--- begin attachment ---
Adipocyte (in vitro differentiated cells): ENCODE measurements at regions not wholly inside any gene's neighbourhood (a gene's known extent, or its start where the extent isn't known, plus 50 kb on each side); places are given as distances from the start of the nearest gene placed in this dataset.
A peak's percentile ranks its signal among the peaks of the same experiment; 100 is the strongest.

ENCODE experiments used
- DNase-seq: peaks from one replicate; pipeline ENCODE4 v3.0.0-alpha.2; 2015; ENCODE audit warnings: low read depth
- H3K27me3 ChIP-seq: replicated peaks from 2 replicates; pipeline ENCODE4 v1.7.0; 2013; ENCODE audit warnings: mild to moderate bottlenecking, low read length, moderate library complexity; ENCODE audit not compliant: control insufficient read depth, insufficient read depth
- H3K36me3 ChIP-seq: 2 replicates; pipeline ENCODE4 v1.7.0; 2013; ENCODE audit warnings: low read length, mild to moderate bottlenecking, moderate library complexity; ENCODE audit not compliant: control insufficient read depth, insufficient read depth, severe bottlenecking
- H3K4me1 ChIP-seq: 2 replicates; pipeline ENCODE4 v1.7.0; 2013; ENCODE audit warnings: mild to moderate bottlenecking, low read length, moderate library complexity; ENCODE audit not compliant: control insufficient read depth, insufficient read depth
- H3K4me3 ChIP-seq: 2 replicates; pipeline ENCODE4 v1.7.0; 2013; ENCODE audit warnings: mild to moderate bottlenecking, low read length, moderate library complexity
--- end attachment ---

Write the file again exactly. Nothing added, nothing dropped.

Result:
Adipocyte (in vitro differentiated cells): ENCODE measurements at regions not wholly inside any gene's neighbourhood (a gene's known extent, or its start where the extent isn't known, plus 50 kb on each side); places are given as distances from the start of the nearest gene placed in this dataset.
A peak's percentile ranks its signal among the peaks of the same experiment; 100 is the strongest.

ENCODE experiments used
- DNase-seq: peaks from one replicate; pipeline ENCODE4 v3.0.0-alpha.2; 2015; ENCODE audit warnings: low read depth
- H3K27me3 ChIP-seq: replicated peaks from 2 replicates; pipeline ENCODE4 v1.7.0; 2013; ENCODE audit warnings: mild to moderate bottlenecking, low read length, moderate library complexity; ENCODE audit not compliant: control insufficient read depth, insufficient read depth
- H3K36me3 ChIP-seq: 2 replicates; pipeline ENCODE4 v1.7.0; 2013; ENCODE audit warnings: low read length, mild to moderate bottlenecking, moderate library complexity; ENCODE audit not compliant: control insufficient read depth, insufficient read depth, severe bottlenecking
- H3K4me1 ChIP-seq: 2 replicates; pipeline ENCODE4 v1.7.0; 2013; ENCODE audit warnings: mild to moderate bottlenecking, low read length, moderate library complexity; ENCODE audit not compliant: control insufficient read depth, insufficient read depth
- H3K4me3 ChIP-seq: 2 replicates; pipeline ENCODE4 v1.7.0; 2013; ENCODE audit warnings: mild to moderate bottlenecking, low read length, moderate library complexity